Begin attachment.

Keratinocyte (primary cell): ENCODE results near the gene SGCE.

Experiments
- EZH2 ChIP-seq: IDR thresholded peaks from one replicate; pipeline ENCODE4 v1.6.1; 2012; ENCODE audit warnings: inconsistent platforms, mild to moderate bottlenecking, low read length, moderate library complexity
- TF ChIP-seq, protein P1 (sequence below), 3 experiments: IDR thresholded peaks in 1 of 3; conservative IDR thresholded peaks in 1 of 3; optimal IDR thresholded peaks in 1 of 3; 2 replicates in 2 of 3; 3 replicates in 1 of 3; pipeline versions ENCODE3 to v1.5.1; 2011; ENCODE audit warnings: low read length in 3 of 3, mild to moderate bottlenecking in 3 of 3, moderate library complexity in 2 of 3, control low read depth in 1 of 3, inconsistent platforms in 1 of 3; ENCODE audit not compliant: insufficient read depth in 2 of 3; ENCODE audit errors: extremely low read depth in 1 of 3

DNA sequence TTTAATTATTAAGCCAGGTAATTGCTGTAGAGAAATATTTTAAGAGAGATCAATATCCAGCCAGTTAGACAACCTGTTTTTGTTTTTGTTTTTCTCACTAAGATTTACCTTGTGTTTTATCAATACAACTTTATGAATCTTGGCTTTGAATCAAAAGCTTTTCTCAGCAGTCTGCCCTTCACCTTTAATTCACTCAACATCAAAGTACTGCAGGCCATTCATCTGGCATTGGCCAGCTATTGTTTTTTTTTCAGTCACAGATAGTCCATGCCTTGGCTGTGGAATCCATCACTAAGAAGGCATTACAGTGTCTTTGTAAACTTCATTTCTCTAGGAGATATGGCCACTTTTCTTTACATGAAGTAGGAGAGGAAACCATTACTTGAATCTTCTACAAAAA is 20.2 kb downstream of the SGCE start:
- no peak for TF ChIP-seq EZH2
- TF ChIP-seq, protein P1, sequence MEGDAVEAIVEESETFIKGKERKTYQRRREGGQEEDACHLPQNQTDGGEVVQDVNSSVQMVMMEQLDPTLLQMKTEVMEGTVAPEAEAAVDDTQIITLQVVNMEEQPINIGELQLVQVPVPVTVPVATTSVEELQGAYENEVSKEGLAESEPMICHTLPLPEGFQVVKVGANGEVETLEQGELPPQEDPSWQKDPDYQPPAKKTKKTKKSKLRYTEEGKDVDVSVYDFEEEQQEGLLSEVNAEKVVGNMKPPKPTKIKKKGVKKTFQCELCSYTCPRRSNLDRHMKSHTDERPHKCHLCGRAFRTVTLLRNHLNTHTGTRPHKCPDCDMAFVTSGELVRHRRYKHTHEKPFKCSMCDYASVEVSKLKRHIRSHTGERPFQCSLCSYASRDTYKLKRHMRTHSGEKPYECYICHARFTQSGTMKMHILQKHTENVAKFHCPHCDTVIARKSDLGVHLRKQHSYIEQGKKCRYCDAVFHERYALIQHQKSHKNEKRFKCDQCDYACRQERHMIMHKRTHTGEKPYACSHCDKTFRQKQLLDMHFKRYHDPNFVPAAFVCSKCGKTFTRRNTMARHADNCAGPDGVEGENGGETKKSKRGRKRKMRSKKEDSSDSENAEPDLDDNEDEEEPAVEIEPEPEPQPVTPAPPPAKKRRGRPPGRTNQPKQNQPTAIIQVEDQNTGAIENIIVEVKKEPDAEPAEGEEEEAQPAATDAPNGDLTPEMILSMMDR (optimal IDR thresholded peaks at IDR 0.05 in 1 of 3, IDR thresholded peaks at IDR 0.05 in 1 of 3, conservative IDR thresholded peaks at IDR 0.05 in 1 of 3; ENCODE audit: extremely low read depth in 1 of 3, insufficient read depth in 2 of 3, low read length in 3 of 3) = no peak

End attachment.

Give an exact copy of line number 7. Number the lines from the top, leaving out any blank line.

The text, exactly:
- TF ChIP-seq, protein P1, sequence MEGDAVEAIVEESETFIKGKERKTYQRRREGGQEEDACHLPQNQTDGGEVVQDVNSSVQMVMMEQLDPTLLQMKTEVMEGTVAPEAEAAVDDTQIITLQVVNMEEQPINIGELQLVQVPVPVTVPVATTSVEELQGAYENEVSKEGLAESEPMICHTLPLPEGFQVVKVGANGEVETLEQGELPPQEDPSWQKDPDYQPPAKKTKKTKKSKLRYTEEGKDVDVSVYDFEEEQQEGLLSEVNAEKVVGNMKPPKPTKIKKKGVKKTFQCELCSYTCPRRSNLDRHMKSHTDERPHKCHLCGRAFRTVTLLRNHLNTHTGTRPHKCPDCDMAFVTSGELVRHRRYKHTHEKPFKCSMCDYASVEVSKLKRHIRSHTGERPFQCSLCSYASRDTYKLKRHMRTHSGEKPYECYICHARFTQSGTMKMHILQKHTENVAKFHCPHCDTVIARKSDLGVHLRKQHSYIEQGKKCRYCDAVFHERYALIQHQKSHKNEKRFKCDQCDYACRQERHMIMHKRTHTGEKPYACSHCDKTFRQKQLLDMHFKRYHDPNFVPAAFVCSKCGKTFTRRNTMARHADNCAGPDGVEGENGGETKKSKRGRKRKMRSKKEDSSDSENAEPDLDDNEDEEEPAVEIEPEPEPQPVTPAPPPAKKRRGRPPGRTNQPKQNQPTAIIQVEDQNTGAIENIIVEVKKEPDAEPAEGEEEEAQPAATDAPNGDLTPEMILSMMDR (optimal IDR thresholded peaks at IDR 0.05 in 1 of 3, IDR thresholded peaks at IDR 0.05 in 1 of 3, conservative IDR thresholded peaks at IDR 0.05 in 1 of 3; ENCODE audit: extremely low read depth in 1 of 3, insufficient read depth in 2 of 3, low read length in 3 of 3) = no peak